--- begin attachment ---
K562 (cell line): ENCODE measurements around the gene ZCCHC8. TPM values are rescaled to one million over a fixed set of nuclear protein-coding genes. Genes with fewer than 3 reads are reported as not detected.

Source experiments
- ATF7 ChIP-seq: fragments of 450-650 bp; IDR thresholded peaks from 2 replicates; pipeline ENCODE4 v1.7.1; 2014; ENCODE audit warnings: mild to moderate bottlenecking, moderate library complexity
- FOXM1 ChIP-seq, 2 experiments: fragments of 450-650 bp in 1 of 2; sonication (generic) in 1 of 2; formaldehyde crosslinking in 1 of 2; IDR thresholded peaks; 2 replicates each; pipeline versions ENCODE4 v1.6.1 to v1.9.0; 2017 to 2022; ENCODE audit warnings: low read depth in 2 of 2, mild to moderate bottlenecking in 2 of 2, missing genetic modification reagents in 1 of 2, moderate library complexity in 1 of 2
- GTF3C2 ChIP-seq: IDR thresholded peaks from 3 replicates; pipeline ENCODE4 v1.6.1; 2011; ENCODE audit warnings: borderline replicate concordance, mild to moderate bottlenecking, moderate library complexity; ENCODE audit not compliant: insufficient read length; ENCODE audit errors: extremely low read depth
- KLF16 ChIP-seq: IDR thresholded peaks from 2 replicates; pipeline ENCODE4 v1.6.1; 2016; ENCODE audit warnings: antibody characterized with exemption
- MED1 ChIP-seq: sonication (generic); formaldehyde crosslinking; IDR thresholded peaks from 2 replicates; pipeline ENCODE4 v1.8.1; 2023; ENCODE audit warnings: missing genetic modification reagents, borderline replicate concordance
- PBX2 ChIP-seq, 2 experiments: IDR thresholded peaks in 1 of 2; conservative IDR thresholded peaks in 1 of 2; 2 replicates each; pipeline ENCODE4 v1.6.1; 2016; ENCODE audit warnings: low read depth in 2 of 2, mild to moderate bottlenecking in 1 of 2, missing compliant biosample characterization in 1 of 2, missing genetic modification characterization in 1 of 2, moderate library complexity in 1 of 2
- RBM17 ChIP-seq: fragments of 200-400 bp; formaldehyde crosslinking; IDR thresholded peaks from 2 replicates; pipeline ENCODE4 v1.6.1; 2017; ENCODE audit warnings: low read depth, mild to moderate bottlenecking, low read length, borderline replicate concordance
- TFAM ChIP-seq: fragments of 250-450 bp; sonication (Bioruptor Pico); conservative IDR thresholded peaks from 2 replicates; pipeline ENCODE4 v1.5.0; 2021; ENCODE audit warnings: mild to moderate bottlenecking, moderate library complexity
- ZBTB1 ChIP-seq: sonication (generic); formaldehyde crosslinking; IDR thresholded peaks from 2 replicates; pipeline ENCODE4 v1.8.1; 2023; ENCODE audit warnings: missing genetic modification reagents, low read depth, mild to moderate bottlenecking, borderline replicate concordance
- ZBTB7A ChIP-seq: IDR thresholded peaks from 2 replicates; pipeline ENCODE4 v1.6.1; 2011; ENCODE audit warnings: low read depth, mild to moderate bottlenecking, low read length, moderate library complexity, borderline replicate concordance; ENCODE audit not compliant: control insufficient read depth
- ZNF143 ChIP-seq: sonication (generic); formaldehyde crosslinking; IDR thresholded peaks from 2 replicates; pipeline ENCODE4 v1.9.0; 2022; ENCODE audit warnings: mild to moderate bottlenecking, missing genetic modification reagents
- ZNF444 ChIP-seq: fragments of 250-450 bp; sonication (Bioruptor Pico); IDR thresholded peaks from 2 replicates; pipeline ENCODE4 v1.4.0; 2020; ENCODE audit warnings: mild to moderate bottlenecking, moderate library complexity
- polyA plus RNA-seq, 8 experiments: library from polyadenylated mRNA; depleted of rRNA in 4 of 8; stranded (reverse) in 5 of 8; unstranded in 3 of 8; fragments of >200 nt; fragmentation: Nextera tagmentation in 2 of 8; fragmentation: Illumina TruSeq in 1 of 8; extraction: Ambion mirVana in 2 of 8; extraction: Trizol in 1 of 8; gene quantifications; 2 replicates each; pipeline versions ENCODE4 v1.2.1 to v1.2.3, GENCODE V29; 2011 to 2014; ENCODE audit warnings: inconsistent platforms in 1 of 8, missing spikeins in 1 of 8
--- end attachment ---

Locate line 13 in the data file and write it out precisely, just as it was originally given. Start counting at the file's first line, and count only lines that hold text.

- ZNF143 ChIP-seq: sonication (generic); formaldehyde crosslinking; IDR thresholded peaks from 2 replicates; pipeline ENCODE4 v1.9.0; 2022; ENCODE audit warnings: mild to moderate bottlenecking, missing genetic modification reagents